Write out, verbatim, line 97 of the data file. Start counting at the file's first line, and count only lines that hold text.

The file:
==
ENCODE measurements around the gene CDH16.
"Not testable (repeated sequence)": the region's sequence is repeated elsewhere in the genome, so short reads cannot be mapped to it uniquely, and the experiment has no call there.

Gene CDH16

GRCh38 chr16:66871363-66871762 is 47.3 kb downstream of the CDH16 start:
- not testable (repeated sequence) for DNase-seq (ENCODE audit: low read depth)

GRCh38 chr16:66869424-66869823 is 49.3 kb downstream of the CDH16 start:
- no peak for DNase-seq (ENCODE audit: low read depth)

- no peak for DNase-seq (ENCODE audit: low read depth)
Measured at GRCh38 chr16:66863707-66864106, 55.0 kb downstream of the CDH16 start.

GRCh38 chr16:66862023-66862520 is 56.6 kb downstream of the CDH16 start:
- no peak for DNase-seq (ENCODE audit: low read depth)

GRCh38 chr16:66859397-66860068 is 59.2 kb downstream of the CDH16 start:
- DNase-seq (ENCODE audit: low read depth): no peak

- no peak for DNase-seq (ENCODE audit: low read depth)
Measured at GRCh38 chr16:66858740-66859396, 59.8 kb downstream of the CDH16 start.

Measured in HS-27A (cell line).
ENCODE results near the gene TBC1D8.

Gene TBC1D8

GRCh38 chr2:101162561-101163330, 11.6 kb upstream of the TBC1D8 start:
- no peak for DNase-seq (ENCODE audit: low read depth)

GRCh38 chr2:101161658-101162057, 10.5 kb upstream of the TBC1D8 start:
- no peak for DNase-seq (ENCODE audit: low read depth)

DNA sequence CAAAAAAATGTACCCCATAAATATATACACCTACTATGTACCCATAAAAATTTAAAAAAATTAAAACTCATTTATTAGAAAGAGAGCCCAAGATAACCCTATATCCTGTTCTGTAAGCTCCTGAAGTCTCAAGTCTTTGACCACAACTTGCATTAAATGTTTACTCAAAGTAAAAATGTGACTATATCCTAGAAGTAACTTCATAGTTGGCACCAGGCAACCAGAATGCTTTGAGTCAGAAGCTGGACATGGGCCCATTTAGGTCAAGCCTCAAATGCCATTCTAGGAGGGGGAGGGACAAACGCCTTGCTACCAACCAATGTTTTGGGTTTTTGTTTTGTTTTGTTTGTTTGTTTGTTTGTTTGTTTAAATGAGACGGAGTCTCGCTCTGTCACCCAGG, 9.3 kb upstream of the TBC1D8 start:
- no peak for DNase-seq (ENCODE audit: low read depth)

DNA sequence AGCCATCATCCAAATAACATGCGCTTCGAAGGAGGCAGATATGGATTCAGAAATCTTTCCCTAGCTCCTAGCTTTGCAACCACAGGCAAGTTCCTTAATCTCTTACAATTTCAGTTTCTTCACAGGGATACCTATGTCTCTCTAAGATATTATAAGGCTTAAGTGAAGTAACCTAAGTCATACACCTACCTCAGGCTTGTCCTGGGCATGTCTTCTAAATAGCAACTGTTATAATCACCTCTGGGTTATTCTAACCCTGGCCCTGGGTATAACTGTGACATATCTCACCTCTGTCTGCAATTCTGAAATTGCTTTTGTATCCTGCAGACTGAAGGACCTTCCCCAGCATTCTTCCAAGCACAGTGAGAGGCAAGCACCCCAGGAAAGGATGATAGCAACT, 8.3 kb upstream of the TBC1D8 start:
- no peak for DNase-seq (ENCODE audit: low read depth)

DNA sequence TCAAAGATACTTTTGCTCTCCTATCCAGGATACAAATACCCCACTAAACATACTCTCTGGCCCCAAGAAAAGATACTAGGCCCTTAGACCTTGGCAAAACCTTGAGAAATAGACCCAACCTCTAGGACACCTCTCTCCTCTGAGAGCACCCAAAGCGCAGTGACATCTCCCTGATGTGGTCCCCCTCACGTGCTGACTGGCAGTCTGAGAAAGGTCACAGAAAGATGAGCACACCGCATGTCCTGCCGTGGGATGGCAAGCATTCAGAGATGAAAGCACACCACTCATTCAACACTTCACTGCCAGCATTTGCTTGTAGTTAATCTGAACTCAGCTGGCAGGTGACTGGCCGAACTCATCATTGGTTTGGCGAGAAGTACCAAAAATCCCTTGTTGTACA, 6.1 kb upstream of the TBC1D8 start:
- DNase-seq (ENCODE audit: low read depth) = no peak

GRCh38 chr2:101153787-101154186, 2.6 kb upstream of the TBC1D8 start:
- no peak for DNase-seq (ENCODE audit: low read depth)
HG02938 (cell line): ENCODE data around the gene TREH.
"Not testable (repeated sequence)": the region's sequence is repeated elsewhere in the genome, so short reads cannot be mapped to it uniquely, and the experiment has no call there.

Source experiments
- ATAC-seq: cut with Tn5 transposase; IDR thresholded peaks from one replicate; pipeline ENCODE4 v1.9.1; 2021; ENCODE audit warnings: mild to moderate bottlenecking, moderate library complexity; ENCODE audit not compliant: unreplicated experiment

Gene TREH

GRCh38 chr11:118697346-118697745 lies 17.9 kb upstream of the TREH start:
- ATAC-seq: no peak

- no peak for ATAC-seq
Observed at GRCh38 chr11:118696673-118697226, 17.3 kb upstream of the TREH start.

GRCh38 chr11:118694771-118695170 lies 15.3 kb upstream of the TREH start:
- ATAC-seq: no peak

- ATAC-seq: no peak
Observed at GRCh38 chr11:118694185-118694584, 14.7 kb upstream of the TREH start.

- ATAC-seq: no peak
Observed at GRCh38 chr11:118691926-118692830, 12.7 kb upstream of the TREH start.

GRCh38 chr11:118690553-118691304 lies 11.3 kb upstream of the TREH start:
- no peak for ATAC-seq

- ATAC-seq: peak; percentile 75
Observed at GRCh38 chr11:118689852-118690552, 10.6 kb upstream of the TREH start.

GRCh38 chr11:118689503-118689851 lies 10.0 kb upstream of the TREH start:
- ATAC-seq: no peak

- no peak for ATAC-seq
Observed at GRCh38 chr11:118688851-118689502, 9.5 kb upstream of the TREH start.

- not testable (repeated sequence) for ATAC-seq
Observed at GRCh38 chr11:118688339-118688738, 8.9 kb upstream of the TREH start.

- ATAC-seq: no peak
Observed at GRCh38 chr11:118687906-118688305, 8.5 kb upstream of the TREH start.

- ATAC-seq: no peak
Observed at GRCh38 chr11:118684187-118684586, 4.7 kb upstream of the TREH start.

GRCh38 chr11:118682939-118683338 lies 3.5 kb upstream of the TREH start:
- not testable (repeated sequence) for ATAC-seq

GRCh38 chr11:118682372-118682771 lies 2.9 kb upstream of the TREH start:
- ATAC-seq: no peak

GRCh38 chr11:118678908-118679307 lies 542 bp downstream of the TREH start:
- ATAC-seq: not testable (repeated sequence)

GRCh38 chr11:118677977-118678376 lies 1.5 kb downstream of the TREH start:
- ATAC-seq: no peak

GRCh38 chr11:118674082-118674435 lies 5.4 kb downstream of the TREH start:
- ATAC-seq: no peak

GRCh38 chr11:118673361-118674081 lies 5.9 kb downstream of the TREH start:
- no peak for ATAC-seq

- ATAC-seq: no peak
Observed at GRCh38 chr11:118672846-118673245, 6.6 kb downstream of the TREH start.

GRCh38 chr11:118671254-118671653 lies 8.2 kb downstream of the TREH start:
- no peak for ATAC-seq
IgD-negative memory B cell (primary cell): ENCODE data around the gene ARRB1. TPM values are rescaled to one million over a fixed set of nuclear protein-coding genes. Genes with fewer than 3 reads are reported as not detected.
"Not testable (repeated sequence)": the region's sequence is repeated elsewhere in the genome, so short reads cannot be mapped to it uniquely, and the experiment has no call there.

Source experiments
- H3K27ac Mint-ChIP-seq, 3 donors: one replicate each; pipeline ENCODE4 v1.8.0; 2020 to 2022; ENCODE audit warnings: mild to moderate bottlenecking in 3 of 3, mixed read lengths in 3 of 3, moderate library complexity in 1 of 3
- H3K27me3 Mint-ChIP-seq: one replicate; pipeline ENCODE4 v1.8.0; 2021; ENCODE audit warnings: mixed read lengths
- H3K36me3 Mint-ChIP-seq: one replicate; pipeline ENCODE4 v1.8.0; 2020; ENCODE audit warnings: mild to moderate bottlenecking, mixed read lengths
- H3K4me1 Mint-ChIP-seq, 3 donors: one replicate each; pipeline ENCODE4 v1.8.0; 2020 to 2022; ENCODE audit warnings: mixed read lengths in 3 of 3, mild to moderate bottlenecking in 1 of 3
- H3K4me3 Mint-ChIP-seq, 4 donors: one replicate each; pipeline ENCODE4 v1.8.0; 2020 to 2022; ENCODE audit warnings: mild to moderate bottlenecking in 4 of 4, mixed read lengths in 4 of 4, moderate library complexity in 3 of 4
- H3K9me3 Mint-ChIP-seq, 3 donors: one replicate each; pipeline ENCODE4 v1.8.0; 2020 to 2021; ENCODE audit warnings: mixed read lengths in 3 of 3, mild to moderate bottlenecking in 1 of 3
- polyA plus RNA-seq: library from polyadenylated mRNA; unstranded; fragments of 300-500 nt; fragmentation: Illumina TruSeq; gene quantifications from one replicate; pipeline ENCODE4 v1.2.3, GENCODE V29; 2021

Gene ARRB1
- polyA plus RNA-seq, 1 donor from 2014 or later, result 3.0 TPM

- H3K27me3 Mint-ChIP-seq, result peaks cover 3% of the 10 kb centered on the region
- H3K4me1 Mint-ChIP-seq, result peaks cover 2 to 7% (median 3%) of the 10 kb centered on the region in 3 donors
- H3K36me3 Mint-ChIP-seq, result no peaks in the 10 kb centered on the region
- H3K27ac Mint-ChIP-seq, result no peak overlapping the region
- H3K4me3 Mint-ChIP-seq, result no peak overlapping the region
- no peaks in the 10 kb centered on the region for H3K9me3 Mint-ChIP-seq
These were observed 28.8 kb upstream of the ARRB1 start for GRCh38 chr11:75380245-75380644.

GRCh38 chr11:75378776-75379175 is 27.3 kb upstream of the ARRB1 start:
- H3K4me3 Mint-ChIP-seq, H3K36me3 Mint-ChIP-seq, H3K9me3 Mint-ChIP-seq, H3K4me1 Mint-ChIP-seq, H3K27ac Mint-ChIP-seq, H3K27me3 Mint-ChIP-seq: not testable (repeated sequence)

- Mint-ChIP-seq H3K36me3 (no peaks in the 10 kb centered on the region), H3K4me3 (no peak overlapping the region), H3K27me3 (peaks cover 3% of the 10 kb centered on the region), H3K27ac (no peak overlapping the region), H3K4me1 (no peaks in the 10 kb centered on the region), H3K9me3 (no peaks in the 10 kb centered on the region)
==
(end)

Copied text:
- Mint-ChIP-seq H3K36me3 (no peaks in the 10 kb centered on the region), H3K4me3 (no peak overlapping the region), H3K27me3 (peaks cover 3% of the 10 kb centered on the region), H3K27ac (no peak overlapping the region), H3K4me1 (no peaks in the 10 kb centered on the region), H3K9me3 (no peaks in the 10 kb centered on the region)